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Should this landlord give in to her tenants demands?

rented propertyHere is a question for the blog clinic from Susan who is a landlord:

My tenant – in the middle of the second of a three year tenancy agreement – looks after the house brilliantly, BUT nearly every month he asks for something to be replaced or repaired or redecorated.

I have even added an extra radiator, put in a wood-burner and double glazed some windows at his request. My letting agent assures me that it is better to have someone who cares enough to want to improve the property, but his constant requests (all of which I have met up to now) are beginning to eat into any small profit.

This is the first time I have been a landlord and the first tenant who has been so “demanding”. My question is: Is this normal? Am I being unreasonable to begin to question the regularity of the requests?

My view is that your tenant is not entitled to make all these demands. You are responsible for maintaining the property in a good condition under your landlords ‘covenants’ which are set out in section 11 of the Landlord and Tenant Act 1985 but these are all about maintaining the existing condition – keeping the structure and exterior of the property in repair and the installations for the supply of electricity, gas etc.

They do NOT require you to improve the property. So long as the property is in repair, and there are no health and safety issues, that is the limit of your legal liability.

So far as replacing and repairing things are concerned – for each request you need to consider why it is necessary.  If it is the tenant who has broken them then, unless it it down to ”fair wear and tear’, it is for the tenant to pay for the cost of repair.

The tenant takes the property as seen and cannot expect you to upgrade it for him.  Redecoration for example, is normally down to the tenant to do and pay for unless the tenancy agreement states otherwise.

So far as future requests are concerned, take it on a case by case basis.  If it is for an item which could genuinely have broken down due to normal usage then best to replace it.  Check your tenancy agreement to find out what you are responsible for.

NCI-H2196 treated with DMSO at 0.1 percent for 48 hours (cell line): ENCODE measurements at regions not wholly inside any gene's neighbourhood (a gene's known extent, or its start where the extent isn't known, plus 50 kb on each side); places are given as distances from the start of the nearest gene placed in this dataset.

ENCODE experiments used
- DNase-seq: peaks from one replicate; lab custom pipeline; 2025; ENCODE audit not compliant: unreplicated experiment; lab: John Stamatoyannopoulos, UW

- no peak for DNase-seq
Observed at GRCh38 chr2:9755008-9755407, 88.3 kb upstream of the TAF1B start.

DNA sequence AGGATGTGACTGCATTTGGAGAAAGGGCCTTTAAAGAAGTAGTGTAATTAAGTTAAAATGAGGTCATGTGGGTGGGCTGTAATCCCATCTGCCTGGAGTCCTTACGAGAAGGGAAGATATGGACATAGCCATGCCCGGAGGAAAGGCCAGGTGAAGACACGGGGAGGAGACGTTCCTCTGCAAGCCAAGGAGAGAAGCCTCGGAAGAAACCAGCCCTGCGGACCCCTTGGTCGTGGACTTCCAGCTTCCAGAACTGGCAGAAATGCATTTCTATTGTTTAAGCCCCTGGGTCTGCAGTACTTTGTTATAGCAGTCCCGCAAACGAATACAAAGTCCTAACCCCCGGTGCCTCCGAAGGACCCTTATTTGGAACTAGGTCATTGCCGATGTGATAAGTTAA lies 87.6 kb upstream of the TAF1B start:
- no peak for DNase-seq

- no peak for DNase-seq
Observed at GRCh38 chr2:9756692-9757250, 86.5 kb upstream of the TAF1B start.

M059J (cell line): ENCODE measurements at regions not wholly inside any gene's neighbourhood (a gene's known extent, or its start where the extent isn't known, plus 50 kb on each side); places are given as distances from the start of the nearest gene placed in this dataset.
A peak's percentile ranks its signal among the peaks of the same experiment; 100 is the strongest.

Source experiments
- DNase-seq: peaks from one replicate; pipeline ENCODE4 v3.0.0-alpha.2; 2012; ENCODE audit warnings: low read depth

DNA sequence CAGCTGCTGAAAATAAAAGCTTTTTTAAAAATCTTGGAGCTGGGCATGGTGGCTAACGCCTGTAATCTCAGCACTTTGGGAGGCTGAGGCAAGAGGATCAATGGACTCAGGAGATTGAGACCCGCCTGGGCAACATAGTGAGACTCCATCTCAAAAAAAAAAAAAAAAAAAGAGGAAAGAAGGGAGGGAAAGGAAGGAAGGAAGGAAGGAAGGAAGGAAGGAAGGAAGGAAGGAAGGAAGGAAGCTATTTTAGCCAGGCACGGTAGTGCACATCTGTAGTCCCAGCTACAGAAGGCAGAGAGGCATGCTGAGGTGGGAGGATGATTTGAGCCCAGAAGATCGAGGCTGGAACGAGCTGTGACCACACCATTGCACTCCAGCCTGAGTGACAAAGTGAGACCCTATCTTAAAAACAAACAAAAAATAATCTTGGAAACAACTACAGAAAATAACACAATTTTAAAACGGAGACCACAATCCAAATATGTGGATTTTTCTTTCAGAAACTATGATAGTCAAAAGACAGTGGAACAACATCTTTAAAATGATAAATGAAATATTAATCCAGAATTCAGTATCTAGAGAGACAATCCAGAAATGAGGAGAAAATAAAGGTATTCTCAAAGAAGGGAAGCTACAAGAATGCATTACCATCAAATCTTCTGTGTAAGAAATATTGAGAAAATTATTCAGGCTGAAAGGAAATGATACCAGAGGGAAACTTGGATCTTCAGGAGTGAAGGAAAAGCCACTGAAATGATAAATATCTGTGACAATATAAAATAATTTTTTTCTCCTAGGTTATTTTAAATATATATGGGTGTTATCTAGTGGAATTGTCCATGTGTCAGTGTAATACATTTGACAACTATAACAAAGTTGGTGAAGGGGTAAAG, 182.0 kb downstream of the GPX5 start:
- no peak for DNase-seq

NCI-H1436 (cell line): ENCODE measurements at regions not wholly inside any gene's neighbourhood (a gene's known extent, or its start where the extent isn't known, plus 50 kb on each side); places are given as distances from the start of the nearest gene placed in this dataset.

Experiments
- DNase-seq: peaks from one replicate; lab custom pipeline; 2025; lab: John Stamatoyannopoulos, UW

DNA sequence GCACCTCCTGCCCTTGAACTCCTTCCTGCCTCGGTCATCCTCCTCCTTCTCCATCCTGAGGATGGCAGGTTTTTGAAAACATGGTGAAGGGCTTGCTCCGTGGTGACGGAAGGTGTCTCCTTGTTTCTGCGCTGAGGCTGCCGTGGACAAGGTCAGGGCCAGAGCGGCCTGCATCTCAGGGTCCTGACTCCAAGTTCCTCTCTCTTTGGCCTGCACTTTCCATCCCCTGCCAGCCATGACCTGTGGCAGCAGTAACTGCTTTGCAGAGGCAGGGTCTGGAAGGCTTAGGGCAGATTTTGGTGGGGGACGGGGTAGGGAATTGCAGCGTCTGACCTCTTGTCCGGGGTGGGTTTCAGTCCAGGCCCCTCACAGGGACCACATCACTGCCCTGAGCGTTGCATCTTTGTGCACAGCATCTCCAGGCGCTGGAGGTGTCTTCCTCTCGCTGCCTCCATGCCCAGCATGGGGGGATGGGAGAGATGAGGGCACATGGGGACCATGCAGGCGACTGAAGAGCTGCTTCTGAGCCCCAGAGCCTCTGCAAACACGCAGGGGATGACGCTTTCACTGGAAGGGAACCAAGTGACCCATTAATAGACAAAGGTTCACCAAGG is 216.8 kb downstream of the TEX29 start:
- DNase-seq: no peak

However if the request is something more in the nature of an upgrade of the  property, such as double glazing and the like, say to him that he took the property as seen, but that you are willing to upgrade it if  in turn the rent is increased to reflect this.

If you keep giving in to his demands he is probably going to keep asking.

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2 Responses to Should this landlord give in to her tenants demands?

  1. I agree with Tessa. Being a landlord, it is totally your choice of having any improvement or modification in your house. Though your tenant may complain if she is facing a serious problem but complaining for non liable issues is ridiculous.

  2. Interesting post. For me, you should talk to your tenant and inform her that improvements of the place is no longer part of your responsibilities. It is not like we would buy a bottle of coke and would ask for a refill if it gets half full, right?

    Thanks for sharing!




About the post author:

Tessa Shepperson

Tessa is a lawyer and specialises in creating products and services which help landlords and letting agents learn and understand landlord & tenant law. For example, she runs the Landlord Law website (now in its 14th year) and is a director of Easy Law Training Ltd and Your Law Store. Tessa also sits on the Property Redress Scheme Council. When not working she enjoys reading, cooking and messing around on the computer. You can also find her on Google

The Landlord Law Blog from Tessa Shepperson

Tessa is an English lawyer specialising in residential landlord and tenant law.

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Legal services are provided via Tessa's online service Landlord Law. Some advice services are provided by Tessa, other legal services are provided by specialist housing firm Anthony Gold.


The purpose of this blog is to provide information, comment and discussion. Although Tessa, or guest bloggers, may from time to time, give helpful comments to readers' questions, these can only be based on the information given by the reader in his or her comment, which may not contain all material facts. Any comments or suggestions provided by Tessa or any guest bloggers should not therefore be relied upon as a substitute for legal advice from a qualified lawyer regarding any actual legal issue or dispute.

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